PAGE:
This WE, I went to a very special garage sale. This was not your usual Sunday Garage Sale. A co-worker, who’s dad past away, decided to open-up his Alibaba cavern full of vintage electronics (thank you, Helen). For sure, he must have been a great dad to be around, and he definitively had good taste in electronics & computing. The impression I had was that his collection was built over the years, not for the sake of making a collection, but instead, to try and learn new stuff over decades of passion. And while doing so, he must have acquired all the cool gizmos we had the opportunity to discover. Among the items that caught my eyes, I picked up memory extension packs for the Timex/Sinclair 1000 and the TRS-80 MC10.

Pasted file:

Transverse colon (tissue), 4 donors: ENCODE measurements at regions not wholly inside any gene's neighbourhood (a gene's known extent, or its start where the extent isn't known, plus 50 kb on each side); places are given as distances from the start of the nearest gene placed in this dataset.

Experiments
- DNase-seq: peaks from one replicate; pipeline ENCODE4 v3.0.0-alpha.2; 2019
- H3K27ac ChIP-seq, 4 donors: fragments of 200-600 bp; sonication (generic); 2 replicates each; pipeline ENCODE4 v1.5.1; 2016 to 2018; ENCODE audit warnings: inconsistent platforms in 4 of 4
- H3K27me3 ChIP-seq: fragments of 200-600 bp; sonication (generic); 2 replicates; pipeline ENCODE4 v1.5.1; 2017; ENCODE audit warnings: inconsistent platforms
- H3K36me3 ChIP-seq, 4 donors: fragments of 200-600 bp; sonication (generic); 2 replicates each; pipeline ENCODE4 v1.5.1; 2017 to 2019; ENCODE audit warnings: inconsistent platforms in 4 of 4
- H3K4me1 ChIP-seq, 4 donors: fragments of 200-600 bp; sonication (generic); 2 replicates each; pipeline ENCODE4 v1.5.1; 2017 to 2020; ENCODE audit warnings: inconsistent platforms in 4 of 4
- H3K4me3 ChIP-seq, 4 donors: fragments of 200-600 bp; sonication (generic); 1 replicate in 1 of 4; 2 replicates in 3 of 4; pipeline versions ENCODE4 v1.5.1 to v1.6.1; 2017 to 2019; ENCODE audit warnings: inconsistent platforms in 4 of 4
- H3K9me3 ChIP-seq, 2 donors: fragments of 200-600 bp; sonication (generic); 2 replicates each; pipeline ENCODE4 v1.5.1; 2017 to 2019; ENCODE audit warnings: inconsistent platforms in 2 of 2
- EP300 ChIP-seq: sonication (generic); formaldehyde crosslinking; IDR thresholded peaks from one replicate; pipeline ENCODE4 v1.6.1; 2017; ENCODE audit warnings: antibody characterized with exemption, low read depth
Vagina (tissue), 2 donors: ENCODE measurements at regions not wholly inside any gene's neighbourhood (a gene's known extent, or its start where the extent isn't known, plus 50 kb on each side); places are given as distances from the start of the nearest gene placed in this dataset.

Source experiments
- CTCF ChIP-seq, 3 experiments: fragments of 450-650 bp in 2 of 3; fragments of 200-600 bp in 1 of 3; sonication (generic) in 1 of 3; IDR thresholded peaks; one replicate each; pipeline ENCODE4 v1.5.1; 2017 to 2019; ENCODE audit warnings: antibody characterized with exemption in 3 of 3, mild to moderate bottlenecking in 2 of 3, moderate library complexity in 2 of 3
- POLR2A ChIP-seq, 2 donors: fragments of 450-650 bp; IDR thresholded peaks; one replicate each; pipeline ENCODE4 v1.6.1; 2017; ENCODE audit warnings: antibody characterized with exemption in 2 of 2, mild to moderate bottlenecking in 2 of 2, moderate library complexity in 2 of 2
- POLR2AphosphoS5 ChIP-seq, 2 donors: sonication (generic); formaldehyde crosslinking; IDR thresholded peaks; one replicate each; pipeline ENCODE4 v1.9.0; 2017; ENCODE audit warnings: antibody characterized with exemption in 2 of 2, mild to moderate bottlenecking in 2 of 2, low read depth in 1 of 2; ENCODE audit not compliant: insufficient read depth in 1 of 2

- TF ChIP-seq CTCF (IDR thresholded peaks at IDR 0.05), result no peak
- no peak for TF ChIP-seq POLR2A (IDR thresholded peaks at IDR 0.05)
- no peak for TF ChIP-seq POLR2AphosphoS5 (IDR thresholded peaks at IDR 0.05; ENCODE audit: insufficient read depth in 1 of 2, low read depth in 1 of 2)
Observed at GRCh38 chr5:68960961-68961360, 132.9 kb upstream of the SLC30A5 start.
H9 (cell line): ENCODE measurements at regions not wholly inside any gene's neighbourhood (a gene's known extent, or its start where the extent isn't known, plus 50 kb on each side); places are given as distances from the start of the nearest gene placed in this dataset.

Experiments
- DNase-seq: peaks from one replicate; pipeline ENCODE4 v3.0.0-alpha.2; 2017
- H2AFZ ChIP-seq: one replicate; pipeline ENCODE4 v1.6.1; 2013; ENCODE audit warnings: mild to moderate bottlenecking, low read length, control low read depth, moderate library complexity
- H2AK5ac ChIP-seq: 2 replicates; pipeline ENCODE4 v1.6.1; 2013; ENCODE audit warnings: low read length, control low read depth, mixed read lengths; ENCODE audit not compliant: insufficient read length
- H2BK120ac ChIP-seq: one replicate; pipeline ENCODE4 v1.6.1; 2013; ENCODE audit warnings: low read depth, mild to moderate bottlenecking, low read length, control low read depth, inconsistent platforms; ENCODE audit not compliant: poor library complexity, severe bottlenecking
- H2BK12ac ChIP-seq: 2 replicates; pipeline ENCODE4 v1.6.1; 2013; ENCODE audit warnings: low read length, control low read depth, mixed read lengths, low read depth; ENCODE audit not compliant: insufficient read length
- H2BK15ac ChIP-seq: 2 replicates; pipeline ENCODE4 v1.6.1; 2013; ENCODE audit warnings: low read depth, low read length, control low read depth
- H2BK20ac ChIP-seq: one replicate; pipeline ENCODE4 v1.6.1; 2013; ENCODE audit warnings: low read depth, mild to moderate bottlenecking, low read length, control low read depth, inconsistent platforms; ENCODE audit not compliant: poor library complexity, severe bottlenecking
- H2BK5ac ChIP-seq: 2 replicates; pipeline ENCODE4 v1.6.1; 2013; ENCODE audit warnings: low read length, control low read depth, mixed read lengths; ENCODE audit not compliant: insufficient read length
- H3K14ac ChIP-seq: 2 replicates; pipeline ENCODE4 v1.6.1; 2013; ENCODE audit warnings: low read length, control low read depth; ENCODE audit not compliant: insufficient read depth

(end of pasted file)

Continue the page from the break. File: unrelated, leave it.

Although the Timex Sinclair 1016 (16 KB memory extension module) is a great module, it is also common since the ZX-81 clone was pretty successful all around the world. The Radio Shack memory expansion pack (26-3013) tells us about the little MC-10, a much less successful entry-level computer targeted toward beginners and hobbyists (sold only during 1980-1981). I have a special attachment to the MC-10 (which stands for Micro Color computer) because of its French version, Alice! This clone – or OEM version – had a vibrant red livery and was sold by Matra and Hachette. The first is/was a French car, aeronautics & weapons manufacturer (Mécanique Aviation Traction). The second is a French publishing company founded in 1826. Today, both belong to the Lagardère group. I have nothing to back this next statement, so take it with a grain of salt. It seems to me that Alice had better success than the MC-10. In particular, I recall the software bundles sold with Alice (so you could do some stuff with your computer if you were not into the programming). This memory is pretty vivid because of the manuals’ covers. These were illustrated by Jean Giraud, whom you may better know as Mœbius (https://www.moebius.fr/). Back to the modules themselves: plugging-in one of these puppies into your MC-10 gave you 19526 bytes! Almost 20K bytes as the one-pager manual claims it proudly. Woo, that’s a lot of memory readily available to express your creativity. And in the early 1980s, you really needed a lot of creativity!